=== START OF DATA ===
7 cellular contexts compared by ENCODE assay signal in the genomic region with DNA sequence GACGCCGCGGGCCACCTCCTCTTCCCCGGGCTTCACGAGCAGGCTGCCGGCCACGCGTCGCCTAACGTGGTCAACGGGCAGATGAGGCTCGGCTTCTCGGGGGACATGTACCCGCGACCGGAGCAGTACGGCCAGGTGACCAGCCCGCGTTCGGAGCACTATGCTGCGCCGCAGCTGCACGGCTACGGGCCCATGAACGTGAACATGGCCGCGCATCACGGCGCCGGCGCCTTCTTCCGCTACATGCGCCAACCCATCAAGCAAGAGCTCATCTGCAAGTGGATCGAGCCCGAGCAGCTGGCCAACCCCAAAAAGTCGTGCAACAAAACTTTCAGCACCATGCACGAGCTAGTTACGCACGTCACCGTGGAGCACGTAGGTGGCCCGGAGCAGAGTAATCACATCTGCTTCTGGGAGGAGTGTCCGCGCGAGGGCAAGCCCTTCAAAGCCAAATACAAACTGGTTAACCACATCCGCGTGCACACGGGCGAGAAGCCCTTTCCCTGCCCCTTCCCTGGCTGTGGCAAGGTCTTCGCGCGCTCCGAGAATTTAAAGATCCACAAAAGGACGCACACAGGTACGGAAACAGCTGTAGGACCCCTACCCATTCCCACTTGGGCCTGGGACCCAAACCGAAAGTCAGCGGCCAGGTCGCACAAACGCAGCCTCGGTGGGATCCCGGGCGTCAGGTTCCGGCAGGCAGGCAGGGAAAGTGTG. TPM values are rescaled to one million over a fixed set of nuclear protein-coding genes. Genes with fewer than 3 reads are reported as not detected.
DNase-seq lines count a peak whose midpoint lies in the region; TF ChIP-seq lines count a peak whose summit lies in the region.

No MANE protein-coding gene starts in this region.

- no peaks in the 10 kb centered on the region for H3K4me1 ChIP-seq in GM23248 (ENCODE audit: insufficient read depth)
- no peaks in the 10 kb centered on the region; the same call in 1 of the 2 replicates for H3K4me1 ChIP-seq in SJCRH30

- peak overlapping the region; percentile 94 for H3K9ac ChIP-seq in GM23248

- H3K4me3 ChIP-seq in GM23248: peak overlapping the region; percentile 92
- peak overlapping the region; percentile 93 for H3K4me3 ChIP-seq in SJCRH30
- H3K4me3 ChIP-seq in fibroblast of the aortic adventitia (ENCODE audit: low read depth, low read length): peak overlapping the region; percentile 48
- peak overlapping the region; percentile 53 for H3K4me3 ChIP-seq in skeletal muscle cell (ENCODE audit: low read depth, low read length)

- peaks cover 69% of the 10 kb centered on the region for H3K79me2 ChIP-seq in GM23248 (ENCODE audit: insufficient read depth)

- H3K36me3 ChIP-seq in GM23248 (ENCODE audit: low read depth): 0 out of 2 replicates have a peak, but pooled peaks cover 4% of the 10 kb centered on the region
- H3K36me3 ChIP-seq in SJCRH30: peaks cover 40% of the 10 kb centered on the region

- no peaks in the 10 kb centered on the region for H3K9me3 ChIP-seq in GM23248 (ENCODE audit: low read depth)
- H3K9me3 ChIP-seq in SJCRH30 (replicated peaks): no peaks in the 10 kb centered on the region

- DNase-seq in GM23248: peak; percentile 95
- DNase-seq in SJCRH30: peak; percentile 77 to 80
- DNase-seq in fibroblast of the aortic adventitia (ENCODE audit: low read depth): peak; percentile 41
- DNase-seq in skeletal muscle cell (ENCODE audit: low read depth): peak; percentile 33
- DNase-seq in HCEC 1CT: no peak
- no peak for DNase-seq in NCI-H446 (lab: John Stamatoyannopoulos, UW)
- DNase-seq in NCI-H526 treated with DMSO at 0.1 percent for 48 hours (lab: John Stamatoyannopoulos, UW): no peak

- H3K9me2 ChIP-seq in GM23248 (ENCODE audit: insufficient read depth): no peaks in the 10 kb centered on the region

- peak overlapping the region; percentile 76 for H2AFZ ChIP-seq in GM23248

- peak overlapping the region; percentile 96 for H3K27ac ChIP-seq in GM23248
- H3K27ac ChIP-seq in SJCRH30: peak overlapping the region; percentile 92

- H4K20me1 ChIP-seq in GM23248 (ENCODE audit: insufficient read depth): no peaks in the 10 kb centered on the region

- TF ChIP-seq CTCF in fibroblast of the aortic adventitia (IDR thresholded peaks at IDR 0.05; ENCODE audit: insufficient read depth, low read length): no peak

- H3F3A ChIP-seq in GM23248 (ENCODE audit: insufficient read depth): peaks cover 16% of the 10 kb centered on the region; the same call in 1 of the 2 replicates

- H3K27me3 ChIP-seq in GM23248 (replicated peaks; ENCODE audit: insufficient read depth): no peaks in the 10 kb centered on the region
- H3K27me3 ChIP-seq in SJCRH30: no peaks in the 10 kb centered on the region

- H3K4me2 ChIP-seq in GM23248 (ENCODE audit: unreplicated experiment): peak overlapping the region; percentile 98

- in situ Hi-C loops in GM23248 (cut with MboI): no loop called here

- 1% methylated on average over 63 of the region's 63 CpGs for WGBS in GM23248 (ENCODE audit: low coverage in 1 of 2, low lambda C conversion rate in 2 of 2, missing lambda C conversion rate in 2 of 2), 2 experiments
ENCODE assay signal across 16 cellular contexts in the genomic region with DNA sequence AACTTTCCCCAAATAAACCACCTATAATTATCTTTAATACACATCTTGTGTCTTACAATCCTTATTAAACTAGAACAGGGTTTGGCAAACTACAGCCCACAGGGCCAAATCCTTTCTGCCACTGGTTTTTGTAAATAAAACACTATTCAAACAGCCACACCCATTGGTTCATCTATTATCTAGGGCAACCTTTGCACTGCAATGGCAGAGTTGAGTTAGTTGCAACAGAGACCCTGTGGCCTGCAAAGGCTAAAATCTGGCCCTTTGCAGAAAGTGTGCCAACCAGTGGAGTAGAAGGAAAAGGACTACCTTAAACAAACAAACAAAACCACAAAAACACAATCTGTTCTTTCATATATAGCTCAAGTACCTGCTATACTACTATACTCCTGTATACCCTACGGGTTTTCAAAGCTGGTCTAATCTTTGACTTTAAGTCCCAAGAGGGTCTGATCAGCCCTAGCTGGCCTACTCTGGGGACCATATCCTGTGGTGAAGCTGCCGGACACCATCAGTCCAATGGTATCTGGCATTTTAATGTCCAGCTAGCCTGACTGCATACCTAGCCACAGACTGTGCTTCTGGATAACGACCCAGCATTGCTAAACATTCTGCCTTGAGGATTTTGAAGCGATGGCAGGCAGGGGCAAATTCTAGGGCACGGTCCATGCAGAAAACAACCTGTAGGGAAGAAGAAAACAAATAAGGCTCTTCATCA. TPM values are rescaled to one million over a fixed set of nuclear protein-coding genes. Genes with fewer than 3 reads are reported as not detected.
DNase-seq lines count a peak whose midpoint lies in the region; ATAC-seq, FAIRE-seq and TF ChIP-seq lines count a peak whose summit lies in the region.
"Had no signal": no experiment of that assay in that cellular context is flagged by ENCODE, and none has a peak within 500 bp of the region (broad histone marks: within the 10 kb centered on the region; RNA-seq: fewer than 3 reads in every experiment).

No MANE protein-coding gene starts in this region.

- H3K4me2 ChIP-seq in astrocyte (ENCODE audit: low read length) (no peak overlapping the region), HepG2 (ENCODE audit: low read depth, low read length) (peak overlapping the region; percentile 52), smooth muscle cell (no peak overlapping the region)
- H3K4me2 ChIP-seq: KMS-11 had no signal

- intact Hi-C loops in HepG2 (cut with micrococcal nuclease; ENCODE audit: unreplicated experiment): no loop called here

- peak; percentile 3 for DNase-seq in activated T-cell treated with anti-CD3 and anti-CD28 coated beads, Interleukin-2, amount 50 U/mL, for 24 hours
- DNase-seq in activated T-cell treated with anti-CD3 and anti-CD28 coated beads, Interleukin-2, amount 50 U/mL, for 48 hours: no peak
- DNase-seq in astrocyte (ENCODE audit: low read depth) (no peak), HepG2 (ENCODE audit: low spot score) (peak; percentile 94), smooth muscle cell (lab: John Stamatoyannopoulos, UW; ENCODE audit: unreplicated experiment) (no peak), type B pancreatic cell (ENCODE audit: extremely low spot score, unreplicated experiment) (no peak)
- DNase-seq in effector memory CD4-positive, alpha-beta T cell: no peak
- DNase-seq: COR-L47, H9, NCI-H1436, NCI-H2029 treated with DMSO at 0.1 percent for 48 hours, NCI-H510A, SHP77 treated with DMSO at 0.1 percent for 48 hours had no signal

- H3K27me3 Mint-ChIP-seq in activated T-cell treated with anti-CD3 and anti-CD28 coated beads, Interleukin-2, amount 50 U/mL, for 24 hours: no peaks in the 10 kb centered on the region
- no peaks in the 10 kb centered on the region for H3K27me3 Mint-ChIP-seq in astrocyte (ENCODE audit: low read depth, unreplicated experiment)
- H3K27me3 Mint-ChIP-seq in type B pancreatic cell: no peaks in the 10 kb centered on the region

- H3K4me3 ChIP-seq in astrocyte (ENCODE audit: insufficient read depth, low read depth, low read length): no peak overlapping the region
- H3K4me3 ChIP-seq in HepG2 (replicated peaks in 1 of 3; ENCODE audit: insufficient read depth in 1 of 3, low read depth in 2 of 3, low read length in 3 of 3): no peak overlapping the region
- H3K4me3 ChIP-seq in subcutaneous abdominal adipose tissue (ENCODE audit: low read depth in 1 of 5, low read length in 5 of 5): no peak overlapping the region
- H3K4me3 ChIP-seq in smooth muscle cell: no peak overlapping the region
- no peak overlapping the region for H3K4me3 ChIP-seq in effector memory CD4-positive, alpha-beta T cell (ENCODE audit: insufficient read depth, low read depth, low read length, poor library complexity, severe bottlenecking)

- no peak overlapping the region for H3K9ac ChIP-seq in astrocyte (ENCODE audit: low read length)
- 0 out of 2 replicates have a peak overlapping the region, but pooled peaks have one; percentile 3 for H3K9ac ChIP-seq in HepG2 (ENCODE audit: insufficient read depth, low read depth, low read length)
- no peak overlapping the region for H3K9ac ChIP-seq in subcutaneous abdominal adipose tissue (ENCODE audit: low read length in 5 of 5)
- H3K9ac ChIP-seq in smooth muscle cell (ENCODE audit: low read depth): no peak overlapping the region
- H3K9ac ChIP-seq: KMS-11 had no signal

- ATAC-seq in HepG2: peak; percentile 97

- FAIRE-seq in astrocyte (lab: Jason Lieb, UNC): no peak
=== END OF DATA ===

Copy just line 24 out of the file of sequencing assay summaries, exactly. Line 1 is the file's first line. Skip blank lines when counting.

- peak overlapping the region; percentile 76 for H2AFZ ChIP-seq in GM23248